Nose: Fresh and soft dusty wood. Grass from Grasse, malt, hay and small hints of green apple skin at first, but quickly turns into something more like sweet vanilla ice-cream, more toffee than caramel and hints of “Haagsche Hopjes” (Dutch sweet coffee bon-bon). Sweet vanilla. Definitely (in part) “new” wood was used, due to the light wooded or sawdusty smell. Also some kitchen herbs (basil) and anise (from the wood) were thrown in. Smallest hint of toast, licorice and moss. Fruity it is, but all in small amounts, all the things mentioned above is where it’s about. Hints of unripe pear skins, banana and pineapple can be found. The nose is very nice and quite complex.

Taste: Sweet and fruity. Slightly tarry and slightly bitter (new and/or toasted)wood. Quite a full body. Again with some toast. Sweet like burned sugar, sweet with an edge. Also quite floral. Mocha and caramel. In part some young alcohol. For me the finish is slightly unbalanced (less sweet, more woody), the best part  for me is the more sweeter full body (and the nose). The taste is definitely less complex and more youthful than the nose.

Although up untill now only Bourbon and New wood casks were mentioned, I have a feeling there maybe more happening than only this. Still I guess some older or boulder Bourbon casks were used and the second fill new wood are there to give the Whisky an edge and might be younger (or the other way around). Not sure if any finish was used though. If any, it was done sparsely.

Thanks go out to Jacob-Jan for providing the rather large sample!

Points: 86

Glenlivet 1975/2006 (54%, Berry Brothers & Rudd, Cask #10846)

Well here is an example of the mother of all Single Malts. No it’s not the oldest distillery in Scotland, nor is it the first in anything. The oldest being Ferintosh at Ryefield (from 1689). The oldest still working distillery is Glenturret (1775). But once there was a time a lot of others added the “Glenlivet” to their own name to benefit from the success, and the known quality of Glenlivet, and who doesn’t know Glenlivet? Started in 1817 and ‘founded’ in 1824 when George Smith was one of the first to obtain a licence for his distilling. All of his illicit distilling neighbours, wanted him dead for it. Traitor! In 1845 George leased Minmore farm, which he bought in 1858. Minmore was renamed Glenlivet a year later and is the site of the current distillery. Funnily enough, Cadenheads also state the name “Minmore” on their Glenlivet offerings. George died in 1871. Long live George and to his health we raise the glass with this Berry Brothers & Rudd Glenlivet. Slainthe George.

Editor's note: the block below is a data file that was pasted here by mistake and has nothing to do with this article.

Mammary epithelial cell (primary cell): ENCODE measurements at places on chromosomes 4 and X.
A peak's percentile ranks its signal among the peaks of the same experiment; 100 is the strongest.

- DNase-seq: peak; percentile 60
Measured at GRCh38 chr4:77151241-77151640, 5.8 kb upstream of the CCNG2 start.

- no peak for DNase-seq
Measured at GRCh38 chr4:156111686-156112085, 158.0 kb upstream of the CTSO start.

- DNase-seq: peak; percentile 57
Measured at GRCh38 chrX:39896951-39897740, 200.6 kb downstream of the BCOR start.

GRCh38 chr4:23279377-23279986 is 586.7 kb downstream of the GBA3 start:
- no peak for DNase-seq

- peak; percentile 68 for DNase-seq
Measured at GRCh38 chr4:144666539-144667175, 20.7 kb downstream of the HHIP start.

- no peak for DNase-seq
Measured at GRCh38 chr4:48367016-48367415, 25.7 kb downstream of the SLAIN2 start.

Color: Orange Brown.

Nose: Fresh and spicy. Lots to smell here. Sour oak and honey, very “Bourboney”. Later on more elegant, refined, not very bold, even though there is a lot coming out of the glass. Distant smoke with powdery dryness. Apples and cloves. And something meaty, steak, gravy.

Taste: Initially, thick and spicy, minty and sweet. Later some tar, acetone with cookies (dough and baked chocolate chip cookies together). Medium wood, with its bitterness in place. Fine and elegant. Applesauce, almonds and cherried rubber tyres. Finishes dry.

A grand old whisky with a lot of quality to it and with a woody punch. This is unique for me since it is bold and chewy at first but quickly transforms into something more fine, refined and elegant. Just a wee bit too bitter for me, hence no score into the 90’s. probably was aged for too long.

Points: 89